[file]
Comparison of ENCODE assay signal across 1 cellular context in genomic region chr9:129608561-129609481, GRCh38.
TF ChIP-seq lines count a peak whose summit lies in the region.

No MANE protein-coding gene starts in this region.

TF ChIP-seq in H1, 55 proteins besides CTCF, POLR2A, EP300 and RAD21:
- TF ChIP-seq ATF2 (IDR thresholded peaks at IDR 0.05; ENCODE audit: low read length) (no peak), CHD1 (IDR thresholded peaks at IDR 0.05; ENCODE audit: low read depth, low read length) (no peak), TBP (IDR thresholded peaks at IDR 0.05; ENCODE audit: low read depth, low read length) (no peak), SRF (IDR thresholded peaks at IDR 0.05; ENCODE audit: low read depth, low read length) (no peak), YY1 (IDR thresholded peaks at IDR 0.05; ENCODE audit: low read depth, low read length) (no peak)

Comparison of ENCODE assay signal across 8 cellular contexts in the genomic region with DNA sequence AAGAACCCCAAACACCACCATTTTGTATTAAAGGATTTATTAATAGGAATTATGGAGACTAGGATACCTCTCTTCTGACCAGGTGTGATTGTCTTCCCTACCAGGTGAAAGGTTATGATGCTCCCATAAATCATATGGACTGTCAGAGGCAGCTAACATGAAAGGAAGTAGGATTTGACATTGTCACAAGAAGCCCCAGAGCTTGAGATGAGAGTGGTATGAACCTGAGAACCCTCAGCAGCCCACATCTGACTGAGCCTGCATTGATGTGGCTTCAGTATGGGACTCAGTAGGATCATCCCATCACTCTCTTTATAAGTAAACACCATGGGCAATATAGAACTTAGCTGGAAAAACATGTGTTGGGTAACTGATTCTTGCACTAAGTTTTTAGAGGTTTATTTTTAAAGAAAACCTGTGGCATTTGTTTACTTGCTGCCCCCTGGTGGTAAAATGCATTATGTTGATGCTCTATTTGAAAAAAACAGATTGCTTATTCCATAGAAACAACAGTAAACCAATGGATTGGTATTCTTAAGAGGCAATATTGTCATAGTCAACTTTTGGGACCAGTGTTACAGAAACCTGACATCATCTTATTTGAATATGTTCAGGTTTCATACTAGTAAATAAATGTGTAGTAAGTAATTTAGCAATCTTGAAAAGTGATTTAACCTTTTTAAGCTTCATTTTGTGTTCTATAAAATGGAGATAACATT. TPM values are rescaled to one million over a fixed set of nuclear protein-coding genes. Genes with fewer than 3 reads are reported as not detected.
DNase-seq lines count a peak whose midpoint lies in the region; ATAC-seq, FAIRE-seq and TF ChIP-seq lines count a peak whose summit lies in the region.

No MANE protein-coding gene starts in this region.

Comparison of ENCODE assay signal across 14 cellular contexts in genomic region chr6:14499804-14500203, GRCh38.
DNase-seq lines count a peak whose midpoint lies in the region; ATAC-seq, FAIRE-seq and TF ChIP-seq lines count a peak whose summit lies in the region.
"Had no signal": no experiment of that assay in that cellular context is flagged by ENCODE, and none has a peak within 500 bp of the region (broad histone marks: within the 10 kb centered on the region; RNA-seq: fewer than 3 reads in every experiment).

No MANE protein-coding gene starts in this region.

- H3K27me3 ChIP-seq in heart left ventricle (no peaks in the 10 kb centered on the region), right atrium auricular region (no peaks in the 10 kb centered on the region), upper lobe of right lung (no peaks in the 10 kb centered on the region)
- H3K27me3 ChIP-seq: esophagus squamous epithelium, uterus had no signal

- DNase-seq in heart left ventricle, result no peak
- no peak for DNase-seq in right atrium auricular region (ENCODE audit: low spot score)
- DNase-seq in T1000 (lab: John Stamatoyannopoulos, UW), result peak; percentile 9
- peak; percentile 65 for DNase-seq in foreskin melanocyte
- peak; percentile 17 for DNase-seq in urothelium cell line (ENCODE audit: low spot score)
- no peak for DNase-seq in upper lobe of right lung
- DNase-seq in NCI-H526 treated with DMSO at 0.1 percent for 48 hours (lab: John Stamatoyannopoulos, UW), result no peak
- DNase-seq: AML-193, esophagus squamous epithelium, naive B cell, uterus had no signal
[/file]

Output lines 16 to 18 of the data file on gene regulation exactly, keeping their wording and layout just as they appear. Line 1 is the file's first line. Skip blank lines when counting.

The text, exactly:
- no peak for DNase-seq in right atrium auricular region (ENCODE audit: low spot score)
- DNase-seq in T1000 (lab: John Stamatoyannopoulos, UW), result peak; percentile 9
- peak; percentile 65 for DNase-seq in foreskin melanocyte